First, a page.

Often, stepping down a level or two can be very beneficial, price-wise, without noticeably affecting the appearance of the diamond. The setting will also play a part. Many diamonds actually have some flaws which are only visible from underneath. This, of course, is not a view that anybody will see when the diamond is in a setting. It means that clarity becomes a moving scale, of sorts. From above, the diamond may look perfectly good, and yet those flaws may still lower the price a little.
Although we think of diamonds as being white, all but a rare few have a degree of yellow tint. In most cases, the color is actually almost impossible to see unless you compare the stone to a known white example. Again, don’t be afraid to drop down a color on the scale. An I color diamond may be only 50-60 of a G color, but the difference is only very slight. At Estate Diamond Jewelry, we have extensive experience in buying and selling diamonds, so please ask if the principle of the 4Cs, and how they can affect the price, isn’t quite clear.
Modern diamonds will usually have very good cut quality. This is due to the use of modern laser cutting methods which are incredibly accurate. Older diamonds may not be quite so precise. Antique diamonds, in particular, will not be consistent with modern demands. Don’t let this put you off, though, as antique diamonds bring a history and quality all their own.
Of course, one thing which isn’t open to opinion is the weight of the diamond. Generally, the larger the diamond, the rarer the best color and clarity gradings become. Some online dealers now price diamonds to the exact weight, with differences measured in tiny fractions making the price higher or lower. Others still deal in pricing bands of 1/4 or 1/2 carat. In such cases, buying a diamond at slightly less than the rounded weight eg 1.48ct instead of 1.50ct can result in paying the 1.45ct weight.
It’s a nice little bit of knowledge to keep in mind.
The Potential Pitfalls
Something you should know is that diamonds are not the investment opportunity you might think. They will, generally, appreciate in price, but it is not a short-term thing. Diamonds take many years to appreciate to the point where they would be a serious investment decision. Don’t get drawn into paying more than you should for a grade of diamond you don’t need, on the basis of it being an investment. You’ll rarely lose money on a quality diamond, as long as it remains undamaged in any way, but it isn’t a way of earning a salary unless you’re in the diamond business.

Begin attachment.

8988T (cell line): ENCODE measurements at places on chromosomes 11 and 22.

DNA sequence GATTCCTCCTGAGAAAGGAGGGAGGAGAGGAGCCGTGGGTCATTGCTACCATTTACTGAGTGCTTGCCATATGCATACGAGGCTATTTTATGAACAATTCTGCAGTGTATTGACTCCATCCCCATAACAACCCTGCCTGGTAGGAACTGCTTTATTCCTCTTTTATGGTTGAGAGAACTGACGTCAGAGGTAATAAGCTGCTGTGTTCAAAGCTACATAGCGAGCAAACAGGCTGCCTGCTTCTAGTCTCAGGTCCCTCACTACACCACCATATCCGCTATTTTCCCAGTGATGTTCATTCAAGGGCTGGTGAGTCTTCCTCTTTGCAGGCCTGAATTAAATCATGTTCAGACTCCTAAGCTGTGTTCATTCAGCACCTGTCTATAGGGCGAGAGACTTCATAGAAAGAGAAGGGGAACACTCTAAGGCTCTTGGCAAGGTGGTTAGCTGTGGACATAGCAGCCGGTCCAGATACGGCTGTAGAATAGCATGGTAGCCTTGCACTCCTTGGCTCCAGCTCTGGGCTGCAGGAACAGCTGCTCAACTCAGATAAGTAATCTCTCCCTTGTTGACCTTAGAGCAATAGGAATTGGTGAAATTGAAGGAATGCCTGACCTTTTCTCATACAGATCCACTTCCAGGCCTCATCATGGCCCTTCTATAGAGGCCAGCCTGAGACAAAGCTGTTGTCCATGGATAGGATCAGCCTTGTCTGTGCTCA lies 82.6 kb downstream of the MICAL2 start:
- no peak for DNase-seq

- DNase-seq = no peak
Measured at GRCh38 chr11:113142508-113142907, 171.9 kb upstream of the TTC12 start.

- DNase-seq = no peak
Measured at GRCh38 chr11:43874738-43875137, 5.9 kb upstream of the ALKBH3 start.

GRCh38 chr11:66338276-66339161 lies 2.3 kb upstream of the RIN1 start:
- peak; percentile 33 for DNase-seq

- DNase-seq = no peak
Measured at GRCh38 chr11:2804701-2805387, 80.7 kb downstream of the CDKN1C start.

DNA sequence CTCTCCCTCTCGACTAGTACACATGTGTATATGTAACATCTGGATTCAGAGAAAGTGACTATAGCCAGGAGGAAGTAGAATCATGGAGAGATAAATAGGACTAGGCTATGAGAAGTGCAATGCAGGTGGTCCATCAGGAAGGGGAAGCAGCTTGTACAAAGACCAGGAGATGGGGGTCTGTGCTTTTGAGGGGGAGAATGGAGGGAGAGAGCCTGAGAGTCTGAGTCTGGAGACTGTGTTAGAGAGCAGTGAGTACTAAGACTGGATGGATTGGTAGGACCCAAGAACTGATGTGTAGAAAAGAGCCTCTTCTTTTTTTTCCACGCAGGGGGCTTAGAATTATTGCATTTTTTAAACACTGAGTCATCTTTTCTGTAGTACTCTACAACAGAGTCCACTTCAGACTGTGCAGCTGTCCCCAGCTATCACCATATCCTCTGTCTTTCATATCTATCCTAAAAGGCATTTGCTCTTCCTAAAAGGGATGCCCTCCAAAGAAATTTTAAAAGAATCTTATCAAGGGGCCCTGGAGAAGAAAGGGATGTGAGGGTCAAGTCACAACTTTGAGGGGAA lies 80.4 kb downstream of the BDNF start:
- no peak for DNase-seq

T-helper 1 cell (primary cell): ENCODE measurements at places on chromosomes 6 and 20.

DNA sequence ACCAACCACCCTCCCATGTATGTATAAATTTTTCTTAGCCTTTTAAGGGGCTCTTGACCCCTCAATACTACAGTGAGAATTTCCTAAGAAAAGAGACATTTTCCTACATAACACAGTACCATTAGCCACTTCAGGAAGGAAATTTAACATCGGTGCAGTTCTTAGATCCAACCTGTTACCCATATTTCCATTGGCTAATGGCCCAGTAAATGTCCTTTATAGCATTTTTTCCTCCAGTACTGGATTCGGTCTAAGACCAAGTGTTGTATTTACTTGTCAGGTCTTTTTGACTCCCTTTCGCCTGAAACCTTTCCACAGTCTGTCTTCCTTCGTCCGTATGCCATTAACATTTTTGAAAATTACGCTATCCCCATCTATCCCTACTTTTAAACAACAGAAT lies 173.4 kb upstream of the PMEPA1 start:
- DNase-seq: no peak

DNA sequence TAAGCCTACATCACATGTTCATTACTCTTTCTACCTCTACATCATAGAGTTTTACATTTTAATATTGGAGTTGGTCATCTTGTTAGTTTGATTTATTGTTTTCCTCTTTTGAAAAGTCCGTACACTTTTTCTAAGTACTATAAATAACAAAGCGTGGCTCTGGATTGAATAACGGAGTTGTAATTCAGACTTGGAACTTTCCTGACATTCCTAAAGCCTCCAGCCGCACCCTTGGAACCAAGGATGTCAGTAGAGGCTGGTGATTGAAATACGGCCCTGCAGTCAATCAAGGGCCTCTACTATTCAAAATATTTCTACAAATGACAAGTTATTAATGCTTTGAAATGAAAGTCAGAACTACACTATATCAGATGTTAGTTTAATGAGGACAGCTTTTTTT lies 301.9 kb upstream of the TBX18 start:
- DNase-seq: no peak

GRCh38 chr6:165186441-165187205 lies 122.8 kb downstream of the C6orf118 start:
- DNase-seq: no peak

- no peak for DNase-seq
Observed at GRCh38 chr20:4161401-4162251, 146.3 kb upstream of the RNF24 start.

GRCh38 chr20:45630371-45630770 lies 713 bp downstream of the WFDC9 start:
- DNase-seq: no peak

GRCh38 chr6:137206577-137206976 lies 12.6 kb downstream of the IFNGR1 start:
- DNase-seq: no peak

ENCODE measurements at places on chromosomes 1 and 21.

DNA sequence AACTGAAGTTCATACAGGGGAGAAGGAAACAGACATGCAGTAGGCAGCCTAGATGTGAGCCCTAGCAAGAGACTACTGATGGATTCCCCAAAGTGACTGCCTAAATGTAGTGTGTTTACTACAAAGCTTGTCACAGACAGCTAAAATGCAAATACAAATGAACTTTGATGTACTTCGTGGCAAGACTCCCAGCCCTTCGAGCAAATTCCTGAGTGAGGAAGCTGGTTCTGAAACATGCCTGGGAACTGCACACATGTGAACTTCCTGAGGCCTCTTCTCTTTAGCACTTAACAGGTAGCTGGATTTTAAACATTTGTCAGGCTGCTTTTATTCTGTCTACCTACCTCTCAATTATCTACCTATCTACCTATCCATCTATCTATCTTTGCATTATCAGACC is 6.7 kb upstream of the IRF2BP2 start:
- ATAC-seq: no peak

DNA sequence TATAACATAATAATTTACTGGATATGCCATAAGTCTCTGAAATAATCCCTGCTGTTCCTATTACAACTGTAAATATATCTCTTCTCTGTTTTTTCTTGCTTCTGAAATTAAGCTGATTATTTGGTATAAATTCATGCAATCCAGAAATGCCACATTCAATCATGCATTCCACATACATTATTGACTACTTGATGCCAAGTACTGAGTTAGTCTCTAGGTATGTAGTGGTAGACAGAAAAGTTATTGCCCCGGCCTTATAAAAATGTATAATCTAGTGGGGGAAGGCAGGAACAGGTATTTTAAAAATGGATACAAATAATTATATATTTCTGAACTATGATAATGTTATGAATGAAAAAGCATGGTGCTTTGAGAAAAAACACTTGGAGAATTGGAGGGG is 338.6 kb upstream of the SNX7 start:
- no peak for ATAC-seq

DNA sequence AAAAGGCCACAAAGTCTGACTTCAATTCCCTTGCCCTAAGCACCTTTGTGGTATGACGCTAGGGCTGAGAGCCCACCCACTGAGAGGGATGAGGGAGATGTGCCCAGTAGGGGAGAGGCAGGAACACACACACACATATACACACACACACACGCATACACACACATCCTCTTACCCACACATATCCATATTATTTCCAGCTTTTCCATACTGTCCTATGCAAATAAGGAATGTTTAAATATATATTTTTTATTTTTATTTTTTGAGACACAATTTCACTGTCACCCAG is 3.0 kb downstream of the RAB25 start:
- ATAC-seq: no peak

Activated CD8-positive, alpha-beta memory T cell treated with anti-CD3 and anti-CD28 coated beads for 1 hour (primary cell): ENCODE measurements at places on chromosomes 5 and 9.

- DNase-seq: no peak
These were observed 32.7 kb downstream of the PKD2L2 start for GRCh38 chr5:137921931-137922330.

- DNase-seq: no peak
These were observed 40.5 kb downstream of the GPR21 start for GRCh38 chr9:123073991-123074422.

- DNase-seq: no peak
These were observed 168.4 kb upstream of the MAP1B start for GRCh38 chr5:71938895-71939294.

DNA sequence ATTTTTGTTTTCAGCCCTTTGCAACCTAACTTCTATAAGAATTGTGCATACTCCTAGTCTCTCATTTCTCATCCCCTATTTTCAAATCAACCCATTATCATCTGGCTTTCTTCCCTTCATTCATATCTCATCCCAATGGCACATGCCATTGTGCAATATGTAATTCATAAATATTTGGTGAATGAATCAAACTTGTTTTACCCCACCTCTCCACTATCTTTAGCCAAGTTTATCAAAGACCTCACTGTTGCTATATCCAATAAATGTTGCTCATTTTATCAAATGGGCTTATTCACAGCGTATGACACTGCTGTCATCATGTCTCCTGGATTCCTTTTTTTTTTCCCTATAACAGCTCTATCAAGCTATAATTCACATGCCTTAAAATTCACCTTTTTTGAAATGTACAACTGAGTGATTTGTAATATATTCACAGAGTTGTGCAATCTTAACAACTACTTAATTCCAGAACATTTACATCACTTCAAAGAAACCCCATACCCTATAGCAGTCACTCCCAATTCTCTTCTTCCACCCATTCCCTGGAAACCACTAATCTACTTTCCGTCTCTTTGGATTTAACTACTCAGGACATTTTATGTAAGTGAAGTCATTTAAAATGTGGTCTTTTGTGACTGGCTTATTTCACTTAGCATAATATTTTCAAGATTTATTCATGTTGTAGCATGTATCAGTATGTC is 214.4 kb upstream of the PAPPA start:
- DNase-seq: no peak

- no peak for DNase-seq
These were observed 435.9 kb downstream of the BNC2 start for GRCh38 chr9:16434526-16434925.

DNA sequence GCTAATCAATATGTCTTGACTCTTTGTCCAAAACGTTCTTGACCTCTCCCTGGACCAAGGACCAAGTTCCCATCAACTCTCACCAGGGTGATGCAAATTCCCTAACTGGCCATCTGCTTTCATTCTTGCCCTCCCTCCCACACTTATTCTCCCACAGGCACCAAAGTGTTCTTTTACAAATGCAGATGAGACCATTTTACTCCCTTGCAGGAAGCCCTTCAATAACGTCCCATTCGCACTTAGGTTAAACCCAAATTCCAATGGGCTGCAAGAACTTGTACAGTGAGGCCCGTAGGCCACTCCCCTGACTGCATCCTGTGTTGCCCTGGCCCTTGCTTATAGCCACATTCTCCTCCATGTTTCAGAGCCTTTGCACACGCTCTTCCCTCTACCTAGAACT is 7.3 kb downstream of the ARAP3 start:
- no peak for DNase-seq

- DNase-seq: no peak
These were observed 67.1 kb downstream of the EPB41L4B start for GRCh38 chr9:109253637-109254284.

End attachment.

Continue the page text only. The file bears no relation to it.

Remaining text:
The only exception to the above rule will be the very expensive diamonds. The very rare diamonds will appreciate in price rather quickly, but those should only be purchased with the help of experts.
If you decide on a custom mounting, choose one appropriate for the cut. The diamond may be the hardest mineral we know, but it isn’t the toughest. Catch the edge of a diamond in just the right place, and you will take a chunk out of it. Consider the various mount types and take advice from your ring designer on what is best for your diamond.
Custom rings take time. The person making your ring is an expert in an industry which has precision at its heart. Don’t expect to have a ring made in just a day or two, so plan properly if you wish to propose at a specific time.
Loose or Set Diamonds
It’s important to know that loose diamonds are not better than set diamonds. They offer flexibility and control, but the loose one you buy will be the same quality as those of the same grade which are already in settings.
However, there’s something great about being involved in the ring making process. Decide whether that’s what you want and, if not, speak to us and we’ll see if we might have what you’re looking for already available